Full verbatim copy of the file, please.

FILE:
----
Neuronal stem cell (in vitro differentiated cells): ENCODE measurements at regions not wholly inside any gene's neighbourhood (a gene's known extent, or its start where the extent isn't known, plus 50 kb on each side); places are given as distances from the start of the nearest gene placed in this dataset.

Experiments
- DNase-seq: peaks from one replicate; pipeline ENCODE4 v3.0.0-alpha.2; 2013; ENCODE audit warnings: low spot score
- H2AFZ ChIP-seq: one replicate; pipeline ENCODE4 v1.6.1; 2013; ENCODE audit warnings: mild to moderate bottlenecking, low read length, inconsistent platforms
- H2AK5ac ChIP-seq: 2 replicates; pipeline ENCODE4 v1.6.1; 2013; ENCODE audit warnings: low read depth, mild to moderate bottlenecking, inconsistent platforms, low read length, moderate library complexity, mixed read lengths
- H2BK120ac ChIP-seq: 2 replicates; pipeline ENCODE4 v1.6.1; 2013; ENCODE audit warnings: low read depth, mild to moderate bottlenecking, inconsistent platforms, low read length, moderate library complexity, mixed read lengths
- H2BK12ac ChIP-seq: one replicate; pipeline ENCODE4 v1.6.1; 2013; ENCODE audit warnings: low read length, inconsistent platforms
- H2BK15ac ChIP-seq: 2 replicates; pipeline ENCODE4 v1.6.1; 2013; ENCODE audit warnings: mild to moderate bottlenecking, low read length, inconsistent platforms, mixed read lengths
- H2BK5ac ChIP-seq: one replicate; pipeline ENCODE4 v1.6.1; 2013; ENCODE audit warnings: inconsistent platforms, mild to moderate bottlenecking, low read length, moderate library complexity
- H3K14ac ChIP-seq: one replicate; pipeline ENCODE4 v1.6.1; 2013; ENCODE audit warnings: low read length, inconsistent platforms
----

Neuronal stem cell (in vitro differentiated cells): ENCODE measurements at regions not wholly inside any gene's neighbourhood (a gene's known extent, or its start where the extent isn't known, plus 50 kb on each side); places are given as distances from the start of the nearest gene placed in this dataset.

Experiments
- DNase-seq: peaks from one replicate; pipeline ENCODE4 v3.0.0-alpha.2; 2013; ENCODE audit warnings: low spot score
- H2AFZ ChIP-seq: one replicate; pipeline ENCODE4 v1.6.1; 2013; ENCODE audit warnings: mild to moderate bottlenecking, low read length, inconsistent platforms
- H2AK5ac ChIP-seq: 2 replicates; pipeline ENCODE4 v1.6.1; 2013; ENCODE audit warnings: low read depth, mild to moderate bottlenecking, inconsistent platforms, low read length, moderate library complexity, mixed read lengths
- H2BK120ac ChIP-seq: 2 replicates; pipeline ENCODE4 v1.6.1; 2013; ENCODE audit warnings: low read depth, mild to moderate bottlenecking, inconsistent platforms, low read length, moderate library complexity, mixed read lengths
- H2BK12ac ChIP-seq: one replicate; pipeline ENCODE4 v1.6.1; 2013; ENCODE audit warnings: low read length, inconsistent platforms
- H2BK15ac ChIP-seq: 2 replicates; pipeline ENCODE4 v1.6.1; 2013; ENCODE audit warnings: mild to moderate bottlenecking, low read length, inconsistent platforms, mixed read lengths
- H2BK5ac ChIP-seq: one replicate; pipeline ENCODE4 v1.6.1; 2013; ENCODE audit warnings: inconsistent platforms, mild to moderate bottlenecking, low read length, moderate library complexity
- H3K14ac ChIP-seq: one replicate; pipeline ENCODE4 v1.6.1; 2013; ENCODE audit warnings: low read length, inconsistent platforms